(2) The other mill stood in Mill Marsh, to which it gave its name, near Enfield Lock and like other watermills in Enfield was originally owned by the Wroth family. In 1653 the Council of State of the Commonwealth instructed the Board of Ordnance to negotiate with John and Henry Wroth about the use of the mill for making gunpowder(13), implying it had previously been used for some other purpose.

 In January 1665 Thomas Carter, who had supplied gunpowder to the government since 1652 and was at the Hounslow Heath mills from 1655, signed a contract to deliver 200 barrels a month from “ye Locke Mills.”(14) In the lay subsidy in 1671 the then owners of the mills paid nine shillings(15). They were standing in 1697 when there is a reference to a meadow in Wild Marsh near “ye powder mills”(16).

 By 1744 a nearby stream had been named Powder Mill River(17), but it is not known whether the mills were then still in existence, or in use if they were.

The oil mill was originally a gunpowder mill (see above).

South Marsh, Ponders End Corn Mill 362956

A considerable amount of information on this mill, more than on any other in the area, is available due to what seems to have been the extreme litiginousness of Enfield millers. It has been assiduously compiled by Mr Keith Fairclough from whose notes the references in the relevant entries have been obtained, except where otherwise indicated, and I am extremely grateful to him for sharing it with me.

 The ancestor of the present mill was held of the Crown by the Wroth family by 1572(18). It may have been used to produce gunpowder for a time, as Thomas Carter in 1665 (see above) was delivering that commodity from the Enfield Mills, as it was known, as well as from Lock Mill. The use of the plural to describe the mill is significant, indicating that a second set of machinery had been added. A survey of Enfield in 1572 noted that there were “two mills under roof, which within twenty years was but one, which are driven by the stream issuing forth out of the River of Lea.”(19) The building had two storeys with a tiled roof(20). The sub-tenant miller was Jacob Harlow, who the following year made his will in which he left the lease of the mill(s) to his son John, with the proviso that he gave his mother half a bushel of wheat, and his brothers James and Luke £6 13s 4d each, every week. John was still the miller in 1592 but was later succeeded by Jacob Harlow, who in 1608 accused one of his former servants, Nicholas Young, of stealing three quarters of wheat from him. In turn Jacob was accused of assaulting one Nicholas Gibson.(21)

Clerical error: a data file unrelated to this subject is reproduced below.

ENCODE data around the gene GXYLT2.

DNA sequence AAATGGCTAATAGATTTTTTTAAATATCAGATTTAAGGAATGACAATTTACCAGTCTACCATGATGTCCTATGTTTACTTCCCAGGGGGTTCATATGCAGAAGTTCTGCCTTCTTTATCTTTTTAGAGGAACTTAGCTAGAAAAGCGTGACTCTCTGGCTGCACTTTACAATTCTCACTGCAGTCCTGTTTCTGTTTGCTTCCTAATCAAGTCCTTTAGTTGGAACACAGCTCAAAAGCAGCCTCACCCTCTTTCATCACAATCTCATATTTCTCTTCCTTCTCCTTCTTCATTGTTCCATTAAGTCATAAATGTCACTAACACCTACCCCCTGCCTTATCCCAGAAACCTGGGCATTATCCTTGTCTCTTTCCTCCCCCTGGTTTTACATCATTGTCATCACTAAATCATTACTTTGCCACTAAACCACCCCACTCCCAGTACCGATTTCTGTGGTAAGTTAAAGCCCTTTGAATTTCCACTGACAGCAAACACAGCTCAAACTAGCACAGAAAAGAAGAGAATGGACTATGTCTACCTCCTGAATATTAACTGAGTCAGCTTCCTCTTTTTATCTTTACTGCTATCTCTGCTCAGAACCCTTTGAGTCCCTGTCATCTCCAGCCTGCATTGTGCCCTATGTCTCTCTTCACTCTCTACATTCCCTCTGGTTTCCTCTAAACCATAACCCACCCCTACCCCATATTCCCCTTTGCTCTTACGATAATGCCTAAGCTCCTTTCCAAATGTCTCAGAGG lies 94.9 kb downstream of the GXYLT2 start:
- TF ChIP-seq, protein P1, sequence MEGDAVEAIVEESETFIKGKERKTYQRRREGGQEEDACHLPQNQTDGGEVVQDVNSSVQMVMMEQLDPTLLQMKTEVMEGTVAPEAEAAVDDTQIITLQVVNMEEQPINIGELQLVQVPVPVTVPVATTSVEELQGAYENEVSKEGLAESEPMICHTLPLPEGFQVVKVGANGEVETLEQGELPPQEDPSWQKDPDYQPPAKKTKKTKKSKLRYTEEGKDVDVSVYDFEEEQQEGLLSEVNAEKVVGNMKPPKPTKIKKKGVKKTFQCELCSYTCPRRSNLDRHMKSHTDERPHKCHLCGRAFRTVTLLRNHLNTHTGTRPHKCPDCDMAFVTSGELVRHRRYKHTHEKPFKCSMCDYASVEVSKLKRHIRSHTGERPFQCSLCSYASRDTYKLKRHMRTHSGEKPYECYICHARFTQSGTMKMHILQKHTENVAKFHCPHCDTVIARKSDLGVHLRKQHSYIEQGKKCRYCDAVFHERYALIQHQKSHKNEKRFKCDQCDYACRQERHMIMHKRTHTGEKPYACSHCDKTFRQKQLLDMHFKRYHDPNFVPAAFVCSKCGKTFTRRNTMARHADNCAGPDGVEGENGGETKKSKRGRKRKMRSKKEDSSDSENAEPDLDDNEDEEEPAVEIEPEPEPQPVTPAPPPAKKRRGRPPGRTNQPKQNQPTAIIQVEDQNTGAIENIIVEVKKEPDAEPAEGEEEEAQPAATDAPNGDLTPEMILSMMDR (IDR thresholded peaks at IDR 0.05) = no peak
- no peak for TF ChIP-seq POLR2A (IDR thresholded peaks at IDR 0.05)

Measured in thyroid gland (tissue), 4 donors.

In the early 1590s John Norden remarked, “Enfeyld myll is a myll of great gayne, for that the most of the meale men of Enfeyld doe ther grind ther corne, which is infinite And it is mearlous {marvellous} to consider that one myll shoulde dispatch so manie quarters as the same is reported. It belongeth unto Mr Robert Wroth Esquire.”(22) Robert Wroth died in 1605, leaving the mills to his eldest son, Sir Robert(23). In February 1614 the latter mortgaged the “two water grist mills” and other properties in Enfield with Sir Anthony Archer in an attempt to meet his debts. He died soon afterwards, leaving his property in trust for his baby son, and in May 1624 rows broke out over the repayment of the mortgage.(24) John Wroth was tenant in 1635(25).

 In 1650 a charter was granted by Act of Parliament for a new mill to be built. In 1662 Thomas Clark of Enfield, miller, was involved in a dispute over Chingford mill in Essex, which he had tenanted between 1654 and 1658 and then turned over to another miller, John Harlow, also of Enfield, who subsequently ran away.(26) It was presumably the mill under discussion which they worked while at Enfield. In November 1670 Robert Lowe of Enfield, miller, brought a complaint against Dame Ann Wroth, widow, over the lease of 1 acre of marsh that her steward had let him for 15 years at 30 shillings a year by word of mouth in 1665, which rent the steward was now refusing to accept.(27)

 At this time the mill was owned by the Wroth family, but the millstream was copyhold of the manor of Enfield, rented at £6 a year, until the Wroths bought the freehold in September 1671(28).

 By now that of the mills had come into the hands of James Cowper through his marriage to Ann Wroth. In July he leased the mill to Joseph Cornish, owner of the oil mill, for thirty-five years at £100 a year. The property was described as “All that the Scite of the Millnes of Enfield together…with all Houses Buildings Wharfes Aprons Gates Bridges ditches gutters Millnes pooles Lock and Leather Milne thereunto adjoining”. It was said to have previously been in the occupation of Charles Whitehead and Nicholas Whare. There were fourteen acres of meadow attached. In May 1672 Joseph raised a mortgage of £800 on the corn mill from Benjamin Hinton. He died in 1675, survived by his father John to whom he left most of his property including the mill. In June 1678 John Cornish sublet the premises to Thomas Flanders, who took out a twenty-one -year lease on them, which was inherited by his widow Johanna when he died intestate later that year. The deeds of the mill reverted to Cornish when he paid off his son’s mortgage and he gave James Cowper, the landlord, power to let the property provided any new tenant was prepared to sublet to himself the leather mills which were part of it along with the liberty to dry his leather in the accustomed manner for seven years at £20 a year. Cowper issued a new lease to Joanne Flanders with this proviso.(29)